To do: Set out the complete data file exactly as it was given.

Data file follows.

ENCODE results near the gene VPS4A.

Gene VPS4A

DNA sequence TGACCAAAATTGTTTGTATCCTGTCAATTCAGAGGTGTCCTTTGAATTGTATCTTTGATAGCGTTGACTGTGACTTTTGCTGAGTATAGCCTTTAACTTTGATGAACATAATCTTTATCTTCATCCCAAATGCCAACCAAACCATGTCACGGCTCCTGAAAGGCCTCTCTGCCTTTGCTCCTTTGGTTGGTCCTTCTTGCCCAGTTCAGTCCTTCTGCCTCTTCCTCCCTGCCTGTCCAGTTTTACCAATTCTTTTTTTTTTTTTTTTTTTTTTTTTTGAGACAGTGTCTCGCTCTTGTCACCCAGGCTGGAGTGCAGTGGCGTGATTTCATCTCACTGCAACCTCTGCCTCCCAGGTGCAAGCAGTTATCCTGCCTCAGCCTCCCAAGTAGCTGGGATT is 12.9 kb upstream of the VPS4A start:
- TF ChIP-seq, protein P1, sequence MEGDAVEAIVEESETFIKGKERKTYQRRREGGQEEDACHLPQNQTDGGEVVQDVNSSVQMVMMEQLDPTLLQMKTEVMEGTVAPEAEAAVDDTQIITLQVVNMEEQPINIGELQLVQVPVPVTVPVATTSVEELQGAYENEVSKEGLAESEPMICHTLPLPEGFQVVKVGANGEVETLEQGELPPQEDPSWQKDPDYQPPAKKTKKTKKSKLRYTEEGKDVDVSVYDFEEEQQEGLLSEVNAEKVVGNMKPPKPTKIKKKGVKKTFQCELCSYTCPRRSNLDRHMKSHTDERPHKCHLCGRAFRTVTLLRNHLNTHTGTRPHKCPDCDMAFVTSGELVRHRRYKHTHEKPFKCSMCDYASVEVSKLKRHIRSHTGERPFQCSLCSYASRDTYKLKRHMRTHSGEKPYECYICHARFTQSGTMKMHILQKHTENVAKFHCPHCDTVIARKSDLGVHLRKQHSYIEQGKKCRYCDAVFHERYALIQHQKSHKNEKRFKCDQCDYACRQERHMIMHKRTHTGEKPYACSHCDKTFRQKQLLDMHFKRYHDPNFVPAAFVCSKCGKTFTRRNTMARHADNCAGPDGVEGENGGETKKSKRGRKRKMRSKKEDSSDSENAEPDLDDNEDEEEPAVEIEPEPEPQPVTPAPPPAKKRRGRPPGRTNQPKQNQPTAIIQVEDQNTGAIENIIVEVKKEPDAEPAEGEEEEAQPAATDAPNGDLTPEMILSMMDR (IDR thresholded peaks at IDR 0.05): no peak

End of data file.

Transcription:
ENCODE results near the gene VPS4A.

Gene VPS4A

DNA sequence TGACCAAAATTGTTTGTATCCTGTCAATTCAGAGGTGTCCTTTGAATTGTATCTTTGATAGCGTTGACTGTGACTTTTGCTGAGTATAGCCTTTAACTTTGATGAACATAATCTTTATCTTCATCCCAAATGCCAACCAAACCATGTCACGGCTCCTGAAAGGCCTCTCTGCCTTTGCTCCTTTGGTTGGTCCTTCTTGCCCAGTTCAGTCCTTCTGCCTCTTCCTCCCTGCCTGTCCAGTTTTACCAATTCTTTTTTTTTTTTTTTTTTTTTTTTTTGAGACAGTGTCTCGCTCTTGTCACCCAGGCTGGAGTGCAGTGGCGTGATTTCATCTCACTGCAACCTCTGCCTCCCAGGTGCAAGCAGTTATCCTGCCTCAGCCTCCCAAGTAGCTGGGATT is 12.9 kb upstream of the VPS4A start:
- TF ChIP-seq, protein P1, sequence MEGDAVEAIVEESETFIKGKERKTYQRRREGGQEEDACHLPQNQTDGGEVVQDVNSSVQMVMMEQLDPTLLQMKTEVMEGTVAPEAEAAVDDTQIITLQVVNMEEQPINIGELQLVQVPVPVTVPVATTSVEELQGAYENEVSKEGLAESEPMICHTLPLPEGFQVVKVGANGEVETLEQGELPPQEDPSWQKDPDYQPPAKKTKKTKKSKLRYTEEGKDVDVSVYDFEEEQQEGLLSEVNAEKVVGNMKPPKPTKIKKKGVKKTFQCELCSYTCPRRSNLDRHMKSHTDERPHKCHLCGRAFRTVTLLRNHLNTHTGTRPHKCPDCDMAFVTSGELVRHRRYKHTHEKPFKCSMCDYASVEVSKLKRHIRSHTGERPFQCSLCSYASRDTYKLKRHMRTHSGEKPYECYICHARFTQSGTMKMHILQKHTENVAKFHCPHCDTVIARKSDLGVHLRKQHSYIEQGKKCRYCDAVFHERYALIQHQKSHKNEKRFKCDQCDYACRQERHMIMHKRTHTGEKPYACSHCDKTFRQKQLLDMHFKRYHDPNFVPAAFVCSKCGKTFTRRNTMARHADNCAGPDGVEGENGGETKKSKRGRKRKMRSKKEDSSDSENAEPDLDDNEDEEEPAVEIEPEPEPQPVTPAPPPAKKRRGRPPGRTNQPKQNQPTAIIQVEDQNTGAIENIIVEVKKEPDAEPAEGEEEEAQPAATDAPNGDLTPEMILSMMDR (IDR thresholded peaks at IDR 0.05): no peak